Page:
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shew how ready hee is and alwayes hath bin, to sacrifice his dearest blood, as becometh a loyall subject, for the honor of his native Country. Being

your honors humble vassaile

Thomas Morton.

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The Epistle to the Reader. GENTLE READER,

I Present to the publike view an abstract of new England; which I have undertaken to compose by the incouragement of such genious spirits as have been studious of the inlargment of his Majesties Territories, being not formerly satisfied, by the relations of such as through haste, have taken but a superficiall survey thereof, which thing time hath enabled mee to performe more punctually to the life, and to give a more exact accompt of what hath been required; I have therefore beene willing to doe my indevoure to communicat the knowledge, which I have gained and collected together, by mine owne observation, in the time of my many yeares residence in those parts, to my loving Country men: For the better information of all such as are desirous to be made partakers of the blessings of God in that fertile Soyle, as well as those that, out of Curiosity onely have bin inquisitive after novelties. And the rather for that I have observed, how divers persons (not so well affected to the weale publike in mine opinion) out of respect to their owne private ends; have laboured to keepe both the practise of the people there, and the lieall worth of that eminent Country concealed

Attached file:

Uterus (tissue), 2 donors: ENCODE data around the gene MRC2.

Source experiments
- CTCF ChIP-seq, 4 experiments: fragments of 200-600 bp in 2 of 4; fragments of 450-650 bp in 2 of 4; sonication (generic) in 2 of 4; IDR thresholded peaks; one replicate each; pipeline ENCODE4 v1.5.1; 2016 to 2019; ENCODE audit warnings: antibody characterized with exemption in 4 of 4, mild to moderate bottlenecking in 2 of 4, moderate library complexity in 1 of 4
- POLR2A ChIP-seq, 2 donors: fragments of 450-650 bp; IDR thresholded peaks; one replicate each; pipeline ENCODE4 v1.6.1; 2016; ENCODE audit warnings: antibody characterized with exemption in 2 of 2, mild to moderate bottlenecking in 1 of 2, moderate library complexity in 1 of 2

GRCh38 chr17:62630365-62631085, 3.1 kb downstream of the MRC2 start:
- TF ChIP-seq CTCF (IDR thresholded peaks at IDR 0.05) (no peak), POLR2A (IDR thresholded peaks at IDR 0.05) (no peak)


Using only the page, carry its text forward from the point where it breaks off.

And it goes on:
from publike knowledge, both which I have abundantly in this discourse layd open, yet if it be well accepted, I shall esteeme my selfe sufficiently rewardded for my undertaking, and rest.

Your Welltvisher.

Thomas Morton.

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In laudem Authoris.

T' Excuse the Author ere the worke be shewrie
Is accusation in it selfe alone,
And to commend him might seeme oversight,
So divers are th' opinions of this age,
So quick and apt, to taxe the moderne stage,
That hard his taske, is that must please in all
Example have wee from great Caesars fall,
But is the sonne to be dislik'd and blam'd,
Because the mole is of his face asham'd,
The fault is in the beast not in the sonne
Give sicke mouthes sweete meates fy they relish none,
But to the sound in censure he commends,
His love unto his Country his true ends,
To modell out a Land of so much worth,
As untill now noe traveller seth forth,
Faire Canaans second selfe, second to none,
Natures rich Magazine till now unknowne,
Then here survay, what nature hath in store,
And graunt him love for this, he craves no more.

R. O. Gen.

Sir Christoffer Gardiner, Knight.
In laudem Authoris.

THis worke a matchles mirror is that shewes,
The Humors of the seperatiste, and those
So truely personated by thy pen,
1 was amaz'd to see't, herein all men,
May plainly see as in an inter-lude,
Each actor, figure and the sccene weV view'd,
In Connick Tragick and in a pastorall stifex
For tyth of muit and Cummin shewes^ their Kfe,
Nothing but opposition, gainst the right,
Of sacred Majestie men, full of spight,
Goodnes abuseing, turning vertue out
Of Dores, to whipping stocking and full bent,
To plotting mischeife, gainst the innocent,
Burning their houses, as if ordained by fate,
In spight of Lawe, to be made ruinate,
This taske is well performed and patience be,
Thy present comfort and thy constancy,
Thine honor, and this glasse where it shall Come,
Shall sing thy praises fill the day of (home.

Sir. G. C.

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